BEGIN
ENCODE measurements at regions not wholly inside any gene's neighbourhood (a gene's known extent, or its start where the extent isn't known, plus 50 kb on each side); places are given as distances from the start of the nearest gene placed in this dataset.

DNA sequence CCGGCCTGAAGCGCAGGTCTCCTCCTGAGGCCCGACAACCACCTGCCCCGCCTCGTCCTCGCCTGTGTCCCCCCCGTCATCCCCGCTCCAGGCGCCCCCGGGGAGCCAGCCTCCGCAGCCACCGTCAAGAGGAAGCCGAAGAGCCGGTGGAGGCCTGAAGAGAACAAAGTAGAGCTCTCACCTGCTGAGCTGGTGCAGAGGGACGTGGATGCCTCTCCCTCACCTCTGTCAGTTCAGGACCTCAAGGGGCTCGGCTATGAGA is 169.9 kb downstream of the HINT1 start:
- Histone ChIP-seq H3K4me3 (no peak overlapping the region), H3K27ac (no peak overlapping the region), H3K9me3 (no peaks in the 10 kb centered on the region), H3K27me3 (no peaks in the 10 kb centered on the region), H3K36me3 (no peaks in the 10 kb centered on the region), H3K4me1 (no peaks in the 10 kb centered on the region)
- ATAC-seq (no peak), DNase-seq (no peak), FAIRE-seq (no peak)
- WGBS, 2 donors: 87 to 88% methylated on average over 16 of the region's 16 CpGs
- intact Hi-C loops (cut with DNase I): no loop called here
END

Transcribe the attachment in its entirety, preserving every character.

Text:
ENCODE measurements at regions not wholly inside any gene's neighbourhood (a gene's known extent, or its start where the extent isn't known, plus 50 kb on each side); places are given as distances from the start of the nearest gene placed in this dataset.

DNA sequence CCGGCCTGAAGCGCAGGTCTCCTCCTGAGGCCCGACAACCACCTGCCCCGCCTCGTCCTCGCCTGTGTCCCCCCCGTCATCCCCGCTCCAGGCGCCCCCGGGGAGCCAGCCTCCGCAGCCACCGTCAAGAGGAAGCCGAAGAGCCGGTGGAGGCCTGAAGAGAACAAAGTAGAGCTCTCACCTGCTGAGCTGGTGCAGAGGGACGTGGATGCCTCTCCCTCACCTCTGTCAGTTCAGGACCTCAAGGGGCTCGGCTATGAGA is 169.9 kb downstream of the HINT1 start:
- Histone ChIP-seq H3K4me3 (no peak overlapping the region), H3K27ac (no peak overlapping the region), H3K9me3 (no peaks in the 10 kb centered on the region), H3K27me3 (no peaks in the 10 kb centered on the region), H3K36me3 (no peaks in the 10 kb centered on the region), H3K4me1 (no peaks in the 10 kb centered on the region)
- ATAC-seq (no peak), DNase-seq (no peak), FAIRE-seq (no peak)
- WGBS, 2 donors: 87 to 88% methylated on average over 16 of the region's 16 CpGs
- intact Hi-C loops (cut with DNase I): no loop called here